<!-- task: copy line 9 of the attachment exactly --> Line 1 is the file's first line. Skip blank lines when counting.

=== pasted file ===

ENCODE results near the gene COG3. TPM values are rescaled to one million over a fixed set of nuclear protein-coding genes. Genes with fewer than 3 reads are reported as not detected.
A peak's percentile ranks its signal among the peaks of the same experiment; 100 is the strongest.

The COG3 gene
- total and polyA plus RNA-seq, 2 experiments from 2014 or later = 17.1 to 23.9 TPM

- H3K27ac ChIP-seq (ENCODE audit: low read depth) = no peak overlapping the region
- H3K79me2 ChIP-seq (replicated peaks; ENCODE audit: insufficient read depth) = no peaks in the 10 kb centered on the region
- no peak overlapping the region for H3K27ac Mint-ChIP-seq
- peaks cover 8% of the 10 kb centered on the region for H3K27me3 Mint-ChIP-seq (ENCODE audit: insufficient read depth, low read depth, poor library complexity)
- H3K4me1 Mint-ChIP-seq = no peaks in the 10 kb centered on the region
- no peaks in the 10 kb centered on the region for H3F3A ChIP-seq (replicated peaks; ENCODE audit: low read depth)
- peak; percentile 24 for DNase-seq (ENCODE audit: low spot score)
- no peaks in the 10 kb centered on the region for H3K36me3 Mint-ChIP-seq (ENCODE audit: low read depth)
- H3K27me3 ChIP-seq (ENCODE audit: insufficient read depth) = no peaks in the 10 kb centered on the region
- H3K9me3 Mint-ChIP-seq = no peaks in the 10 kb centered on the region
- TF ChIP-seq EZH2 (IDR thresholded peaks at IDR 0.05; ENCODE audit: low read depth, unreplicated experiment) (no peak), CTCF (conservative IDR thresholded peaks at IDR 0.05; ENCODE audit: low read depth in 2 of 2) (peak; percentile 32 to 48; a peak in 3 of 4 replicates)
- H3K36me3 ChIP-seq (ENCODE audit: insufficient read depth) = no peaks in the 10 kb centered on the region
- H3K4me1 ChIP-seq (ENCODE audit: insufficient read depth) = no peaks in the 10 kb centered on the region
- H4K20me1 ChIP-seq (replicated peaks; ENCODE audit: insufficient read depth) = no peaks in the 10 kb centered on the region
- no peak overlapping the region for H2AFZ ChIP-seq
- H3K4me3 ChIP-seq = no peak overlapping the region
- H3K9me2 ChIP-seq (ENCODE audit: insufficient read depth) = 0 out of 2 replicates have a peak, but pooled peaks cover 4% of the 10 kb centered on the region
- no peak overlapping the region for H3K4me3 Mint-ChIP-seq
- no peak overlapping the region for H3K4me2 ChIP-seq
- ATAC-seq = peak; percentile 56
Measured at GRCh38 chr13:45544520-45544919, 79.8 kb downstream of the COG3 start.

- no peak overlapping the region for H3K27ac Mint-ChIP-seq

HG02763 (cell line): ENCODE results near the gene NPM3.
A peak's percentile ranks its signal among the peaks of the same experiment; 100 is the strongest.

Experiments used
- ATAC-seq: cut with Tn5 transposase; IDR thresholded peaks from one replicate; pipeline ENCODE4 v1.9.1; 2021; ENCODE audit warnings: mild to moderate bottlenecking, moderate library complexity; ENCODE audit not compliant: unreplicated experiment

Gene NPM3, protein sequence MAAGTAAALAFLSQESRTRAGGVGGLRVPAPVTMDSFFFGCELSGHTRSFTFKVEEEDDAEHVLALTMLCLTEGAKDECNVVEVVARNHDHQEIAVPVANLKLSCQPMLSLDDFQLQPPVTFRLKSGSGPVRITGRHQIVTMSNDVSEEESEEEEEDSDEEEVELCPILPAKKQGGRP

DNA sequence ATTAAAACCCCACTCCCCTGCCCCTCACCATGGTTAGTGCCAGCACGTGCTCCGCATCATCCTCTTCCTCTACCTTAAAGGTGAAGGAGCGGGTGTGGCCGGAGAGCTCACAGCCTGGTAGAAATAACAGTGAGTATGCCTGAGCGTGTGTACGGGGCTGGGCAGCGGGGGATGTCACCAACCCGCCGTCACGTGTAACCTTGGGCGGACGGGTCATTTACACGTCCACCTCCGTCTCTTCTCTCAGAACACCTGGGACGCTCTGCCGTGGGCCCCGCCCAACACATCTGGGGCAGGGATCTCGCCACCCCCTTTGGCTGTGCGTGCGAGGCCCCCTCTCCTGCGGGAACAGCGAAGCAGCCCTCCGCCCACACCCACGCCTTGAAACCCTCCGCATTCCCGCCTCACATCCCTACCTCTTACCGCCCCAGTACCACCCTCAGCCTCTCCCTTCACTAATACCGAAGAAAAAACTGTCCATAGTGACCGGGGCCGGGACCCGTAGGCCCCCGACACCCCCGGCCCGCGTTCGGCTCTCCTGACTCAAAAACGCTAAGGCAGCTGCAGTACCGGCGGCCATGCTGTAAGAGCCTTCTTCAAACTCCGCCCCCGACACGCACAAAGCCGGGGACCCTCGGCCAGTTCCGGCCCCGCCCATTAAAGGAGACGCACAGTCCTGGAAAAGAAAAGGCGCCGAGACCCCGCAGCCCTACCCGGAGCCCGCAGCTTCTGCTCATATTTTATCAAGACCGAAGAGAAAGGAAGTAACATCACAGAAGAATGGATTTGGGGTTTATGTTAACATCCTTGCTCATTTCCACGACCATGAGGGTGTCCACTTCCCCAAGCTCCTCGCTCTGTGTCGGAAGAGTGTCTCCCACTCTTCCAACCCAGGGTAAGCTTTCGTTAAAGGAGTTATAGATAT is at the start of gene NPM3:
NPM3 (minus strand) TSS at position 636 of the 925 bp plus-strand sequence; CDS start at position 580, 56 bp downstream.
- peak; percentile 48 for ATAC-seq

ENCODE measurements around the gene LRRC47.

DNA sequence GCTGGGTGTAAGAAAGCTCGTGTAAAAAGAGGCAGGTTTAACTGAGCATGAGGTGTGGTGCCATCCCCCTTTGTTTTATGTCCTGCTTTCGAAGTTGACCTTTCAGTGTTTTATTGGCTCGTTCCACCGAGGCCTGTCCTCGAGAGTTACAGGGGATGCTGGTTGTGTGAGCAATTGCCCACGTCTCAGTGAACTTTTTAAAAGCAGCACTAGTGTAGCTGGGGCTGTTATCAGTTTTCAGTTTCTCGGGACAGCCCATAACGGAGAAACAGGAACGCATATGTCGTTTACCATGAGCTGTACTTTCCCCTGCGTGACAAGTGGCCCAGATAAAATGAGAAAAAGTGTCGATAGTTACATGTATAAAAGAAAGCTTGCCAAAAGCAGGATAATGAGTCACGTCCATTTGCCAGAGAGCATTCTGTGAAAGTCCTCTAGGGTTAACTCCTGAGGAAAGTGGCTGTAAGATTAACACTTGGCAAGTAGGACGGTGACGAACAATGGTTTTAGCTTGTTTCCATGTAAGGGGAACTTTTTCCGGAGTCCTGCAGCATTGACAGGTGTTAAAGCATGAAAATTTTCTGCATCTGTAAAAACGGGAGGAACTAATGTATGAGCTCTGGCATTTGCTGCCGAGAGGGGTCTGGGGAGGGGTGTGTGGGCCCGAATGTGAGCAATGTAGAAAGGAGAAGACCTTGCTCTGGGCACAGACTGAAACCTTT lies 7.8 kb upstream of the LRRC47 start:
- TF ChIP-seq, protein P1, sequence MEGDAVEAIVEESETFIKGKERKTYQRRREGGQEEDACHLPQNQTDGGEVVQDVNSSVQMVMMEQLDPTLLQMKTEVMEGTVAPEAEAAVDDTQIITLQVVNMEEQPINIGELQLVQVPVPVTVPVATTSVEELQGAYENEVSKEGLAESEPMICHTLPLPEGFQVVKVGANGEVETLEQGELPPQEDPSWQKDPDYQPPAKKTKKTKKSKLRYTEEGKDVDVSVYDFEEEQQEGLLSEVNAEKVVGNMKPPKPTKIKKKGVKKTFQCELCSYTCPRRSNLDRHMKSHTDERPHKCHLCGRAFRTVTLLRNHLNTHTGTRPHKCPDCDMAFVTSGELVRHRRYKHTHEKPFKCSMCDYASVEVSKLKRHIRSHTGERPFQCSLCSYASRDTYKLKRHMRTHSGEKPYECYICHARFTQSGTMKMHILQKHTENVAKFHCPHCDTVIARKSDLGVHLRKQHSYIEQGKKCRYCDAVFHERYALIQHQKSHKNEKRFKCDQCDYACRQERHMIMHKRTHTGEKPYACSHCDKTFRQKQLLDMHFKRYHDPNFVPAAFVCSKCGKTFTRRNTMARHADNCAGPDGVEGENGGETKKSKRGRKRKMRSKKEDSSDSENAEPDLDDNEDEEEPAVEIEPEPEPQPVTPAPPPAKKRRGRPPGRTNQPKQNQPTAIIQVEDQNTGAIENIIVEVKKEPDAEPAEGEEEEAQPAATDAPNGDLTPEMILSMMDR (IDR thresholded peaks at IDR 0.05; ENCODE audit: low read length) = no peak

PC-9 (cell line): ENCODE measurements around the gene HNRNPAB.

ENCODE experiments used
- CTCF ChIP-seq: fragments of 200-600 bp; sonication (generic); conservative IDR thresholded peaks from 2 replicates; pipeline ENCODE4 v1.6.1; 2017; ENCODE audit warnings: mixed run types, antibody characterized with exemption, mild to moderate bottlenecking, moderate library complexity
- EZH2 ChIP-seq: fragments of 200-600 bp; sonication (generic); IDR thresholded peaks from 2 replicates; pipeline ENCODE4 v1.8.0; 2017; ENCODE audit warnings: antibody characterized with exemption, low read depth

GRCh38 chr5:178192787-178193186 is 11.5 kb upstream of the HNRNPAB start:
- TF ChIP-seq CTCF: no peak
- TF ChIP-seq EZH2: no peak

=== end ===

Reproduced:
- H3K4me1 Mint-ChIP-seq = no peaks in the 10 kb centered on the region